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J Am Coll Cardiol. 2004 Nov 16;44(10):1966-9.

Effect of two different neuroprotection systems on microembolization during carotid artery stenting.

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Division of Clinical and Interventional Angiology, Department of Cardiology, University of Leipzig-Heart Center, Leipzig, Germany.



This study sought to compare the efficacy of two different cerebral protection systems for the prevention of embolization during carotid artery stenting (CAS) using a transcranial Doppler (TCD) monitoring with the detection of microembolic signals (MES).


Despite the introduction of cerebral protection systems, neurologic complications during CAS cannot completely be prevented. Transcranial Doppler and detection of MES may aid in assessing the efficacy of different neuroprotection systems.


A total of 42 patients with internal carotid artery stenoses were treated by CAS using either a filter (E.P.I. FilterWire, Boston Scientific Corp., Santa Clara, California) (n = 21) or a proximal endovascular clamping device (MO.MA system, Invatec s.r.l., Roncadelle, Italy) (n = 21). Microembolic signal counts were compared during five phases: placement of the protection device, passage of the stenosis, stent deployment, balloon dilation, and retrieval of the protection device.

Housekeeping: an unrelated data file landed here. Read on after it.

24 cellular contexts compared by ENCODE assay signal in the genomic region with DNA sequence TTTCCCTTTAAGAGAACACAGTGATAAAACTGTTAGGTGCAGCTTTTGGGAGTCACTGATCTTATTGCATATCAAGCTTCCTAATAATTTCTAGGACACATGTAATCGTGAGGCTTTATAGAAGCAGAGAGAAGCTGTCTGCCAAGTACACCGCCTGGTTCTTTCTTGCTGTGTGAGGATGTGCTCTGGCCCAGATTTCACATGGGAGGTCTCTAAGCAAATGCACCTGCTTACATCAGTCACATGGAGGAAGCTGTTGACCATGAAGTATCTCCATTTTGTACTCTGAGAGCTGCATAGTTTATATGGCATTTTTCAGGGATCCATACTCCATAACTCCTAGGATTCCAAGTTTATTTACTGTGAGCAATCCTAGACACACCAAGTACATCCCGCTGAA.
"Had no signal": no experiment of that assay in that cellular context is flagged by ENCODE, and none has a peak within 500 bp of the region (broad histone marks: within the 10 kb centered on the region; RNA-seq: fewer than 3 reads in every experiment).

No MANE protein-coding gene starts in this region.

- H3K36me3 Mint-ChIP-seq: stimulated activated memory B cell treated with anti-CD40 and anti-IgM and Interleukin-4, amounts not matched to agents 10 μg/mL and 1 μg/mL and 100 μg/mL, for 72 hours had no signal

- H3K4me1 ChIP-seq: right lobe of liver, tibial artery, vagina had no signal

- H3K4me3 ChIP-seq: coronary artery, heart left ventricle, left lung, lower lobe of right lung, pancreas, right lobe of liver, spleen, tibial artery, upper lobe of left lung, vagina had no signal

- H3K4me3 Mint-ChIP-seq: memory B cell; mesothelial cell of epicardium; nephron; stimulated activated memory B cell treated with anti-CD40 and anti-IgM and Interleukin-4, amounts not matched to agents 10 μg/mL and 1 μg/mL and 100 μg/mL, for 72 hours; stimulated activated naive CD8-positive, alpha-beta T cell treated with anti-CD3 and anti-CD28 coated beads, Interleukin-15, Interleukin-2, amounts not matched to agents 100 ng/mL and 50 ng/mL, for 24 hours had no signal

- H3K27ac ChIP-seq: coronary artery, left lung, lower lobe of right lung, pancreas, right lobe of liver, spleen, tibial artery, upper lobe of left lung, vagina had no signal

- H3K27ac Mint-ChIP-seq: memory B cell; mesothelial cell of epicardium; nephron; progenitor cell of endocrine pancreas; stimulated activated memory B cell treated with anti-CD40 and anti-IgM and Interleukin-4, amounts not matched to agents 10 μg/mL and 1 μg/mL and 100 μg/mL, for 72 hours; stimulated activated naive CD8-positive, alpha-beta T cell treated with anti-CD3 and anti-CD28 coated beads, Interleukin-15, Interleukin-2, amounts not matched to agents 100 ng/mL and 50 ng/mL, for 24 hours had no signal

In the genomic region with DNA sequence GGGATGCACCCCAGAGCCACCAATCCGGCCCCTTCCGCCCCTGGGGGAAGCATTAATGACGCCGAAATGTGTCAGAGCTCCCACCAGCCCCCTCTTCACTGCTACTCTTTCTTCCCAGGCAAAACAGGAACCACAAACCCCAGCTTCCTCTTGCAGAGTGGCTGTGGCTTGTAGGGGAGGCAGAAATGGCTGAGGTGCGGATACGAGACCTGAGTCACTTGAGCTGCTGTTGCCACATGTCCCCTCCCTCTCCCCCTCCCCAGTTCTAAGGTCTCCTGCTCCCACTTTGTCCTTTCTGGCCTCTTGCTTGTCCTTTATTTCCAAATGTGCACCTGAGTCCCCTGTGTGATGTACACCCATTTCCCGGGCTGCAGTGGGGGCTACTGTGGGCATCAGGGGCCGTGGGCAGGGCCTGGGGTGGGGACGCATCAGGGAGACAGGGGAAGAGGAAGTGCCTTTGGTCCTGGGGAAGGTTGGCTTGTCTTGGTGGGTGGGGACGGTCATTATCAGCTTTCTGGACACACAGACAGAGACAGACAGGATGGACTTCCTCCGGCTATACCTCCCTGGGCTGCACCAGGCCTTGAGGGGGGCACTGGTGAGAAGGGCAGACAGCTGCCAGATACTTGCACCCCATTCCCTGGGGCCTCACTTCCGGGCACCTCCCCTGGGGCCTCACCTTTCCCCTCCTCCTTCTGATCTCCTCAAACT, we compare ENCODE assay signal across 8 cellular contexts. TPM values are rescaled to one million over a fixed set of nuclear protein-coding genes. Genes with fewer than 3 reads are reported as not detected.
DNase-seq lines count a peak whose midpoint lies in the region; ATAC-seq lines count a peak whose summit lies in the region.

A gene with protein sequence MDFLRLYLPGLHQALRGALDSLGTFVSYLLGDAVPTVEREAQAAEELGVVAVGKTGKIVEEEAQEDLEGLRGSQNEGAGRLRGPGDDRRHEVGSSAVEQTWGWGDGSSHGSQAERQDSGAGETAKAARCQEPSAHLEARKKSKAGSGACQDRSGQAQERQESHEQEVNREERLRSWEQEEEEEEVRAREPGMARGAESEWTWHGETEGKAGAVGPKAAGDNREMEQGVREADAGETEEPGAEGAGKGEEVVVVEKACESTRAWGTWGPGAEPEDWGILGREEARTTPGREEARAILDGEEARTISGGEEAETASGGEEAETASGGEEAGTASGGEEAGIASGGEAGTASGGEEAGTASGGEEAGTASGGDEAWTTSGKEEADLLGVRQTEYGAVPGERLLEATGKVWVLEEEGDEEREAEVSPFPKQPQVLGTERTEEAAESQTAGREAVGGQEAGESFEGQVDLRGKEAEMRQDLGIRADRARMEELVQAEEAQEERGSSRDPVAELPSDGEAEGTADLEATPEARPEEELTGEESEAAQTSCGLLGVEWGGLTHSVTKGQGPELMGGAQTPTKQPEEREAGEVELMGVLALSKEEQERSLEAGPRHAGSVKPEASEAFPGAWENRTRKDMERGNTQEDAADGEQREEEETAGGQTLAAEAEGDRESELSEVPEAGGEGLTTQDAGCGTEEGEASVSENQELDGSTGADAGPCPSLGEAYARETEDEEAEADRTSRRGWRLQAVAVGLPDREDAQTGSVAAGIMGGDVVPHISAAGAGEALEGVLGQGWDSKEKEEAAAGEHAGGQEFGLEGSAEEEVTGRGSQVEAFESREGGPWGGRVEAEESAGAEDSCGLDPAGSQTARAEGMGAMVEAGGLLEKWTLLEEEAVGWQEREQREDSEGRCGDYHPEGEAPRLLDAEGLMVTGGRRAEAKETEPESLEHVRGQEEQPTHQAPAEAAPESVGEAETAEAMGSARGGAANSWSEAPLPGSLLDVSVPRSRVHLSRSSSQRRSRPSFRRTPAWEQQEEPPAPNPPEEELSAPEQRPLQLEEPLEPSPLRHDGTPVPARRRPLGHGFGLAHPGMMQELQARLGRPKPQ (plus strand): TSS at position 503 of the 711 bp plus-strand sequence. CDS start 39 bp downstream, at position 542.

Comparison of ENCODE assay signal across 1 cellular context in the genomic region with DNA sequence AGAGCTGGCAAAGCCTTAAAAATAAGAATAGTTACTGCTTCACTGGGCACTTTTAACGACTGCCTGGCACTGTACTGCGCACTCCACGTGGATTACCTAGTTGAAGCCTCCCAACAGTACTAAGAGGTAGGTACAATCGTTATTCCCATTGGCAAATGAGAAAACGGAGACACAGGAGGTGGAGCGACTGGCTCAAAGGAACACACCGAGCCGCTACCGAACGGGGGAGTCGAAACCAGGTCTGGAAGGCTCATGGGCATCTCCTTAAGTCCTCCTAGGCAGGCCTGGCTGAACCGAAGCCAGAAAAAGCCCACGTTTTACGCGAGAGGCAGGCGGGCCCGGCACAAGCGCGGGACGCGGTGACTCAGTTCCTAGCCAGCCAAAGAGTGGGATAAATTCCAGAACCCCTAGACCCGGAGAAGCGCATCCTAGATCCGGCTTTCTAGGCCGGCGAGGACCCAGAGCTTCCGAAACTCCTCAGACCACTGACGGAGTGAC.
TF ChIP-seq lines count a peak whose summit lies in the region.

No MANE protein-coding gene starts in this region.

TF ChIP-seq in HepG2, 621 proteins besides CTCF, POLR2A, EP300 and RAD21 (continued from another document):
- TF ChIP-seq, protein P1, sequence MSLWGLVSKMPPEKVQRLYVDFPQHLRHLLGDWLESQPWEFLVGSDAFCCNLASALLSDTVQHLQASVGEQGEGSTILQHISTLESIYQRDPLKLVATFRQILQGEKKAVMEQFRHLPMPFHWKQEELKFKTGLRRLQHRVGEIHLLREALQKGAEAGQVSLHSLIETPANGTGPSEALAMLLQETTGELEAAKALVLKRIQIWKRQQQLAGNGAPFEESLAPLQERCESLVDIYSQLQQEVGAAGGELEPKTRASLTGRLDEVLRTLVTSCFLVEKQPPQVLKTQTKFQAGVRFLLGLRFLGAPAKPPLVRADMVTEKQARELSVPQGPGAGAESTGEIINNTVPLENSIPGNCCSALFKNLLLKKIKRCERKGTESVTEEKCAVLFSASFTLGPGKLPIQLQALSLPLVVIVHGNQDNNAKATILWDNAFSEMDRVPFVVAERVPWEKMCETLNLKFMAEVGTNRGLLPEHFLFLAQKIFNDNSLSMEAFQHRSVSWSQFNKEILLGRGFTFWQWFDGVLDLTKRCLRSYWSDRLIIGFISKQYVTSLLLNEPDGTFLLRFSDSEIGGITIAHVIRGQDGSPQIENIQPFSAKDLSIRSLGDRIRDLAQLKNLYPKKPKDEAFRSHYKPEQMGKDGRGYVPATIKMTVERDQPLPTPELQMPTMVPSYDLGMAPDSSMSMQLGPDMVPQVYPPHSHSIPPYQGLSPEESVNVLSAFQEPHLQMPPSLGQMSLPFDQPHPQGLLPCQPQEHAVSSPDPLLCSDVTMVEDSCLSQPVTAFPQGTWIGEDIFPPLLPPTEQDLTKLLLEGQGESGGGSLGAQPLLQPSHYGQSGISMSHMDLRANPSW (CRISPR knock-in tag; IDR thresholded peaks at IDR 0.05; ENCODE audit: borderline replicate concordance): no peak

There were no significant differences in clinical or angiographic outcomes between the two groups. Compared to the filter device, the MO.MA system significantly reduced MES counts during the procedural phases of wire passage of the stenosis, stent deployment, balloon dilation, and in total (MES counts for the filter device were 25 +/- 22, 73 +/- 49, 70 +/- 31, and 196 +/- 84 during the three phases and in total, MES counts for the MO.MA system were 1.8 +/- 3.2, 11 +/- 19, 12 +/- 21, and 57 +/- 41, respectively; p < 0.0001).


In comparison to a filter device the MO.MA system led to significantly lower MES counts during CAS. The detection of MES by TCD may facilitate the evaluation and comparison of different neuroprotection systems.

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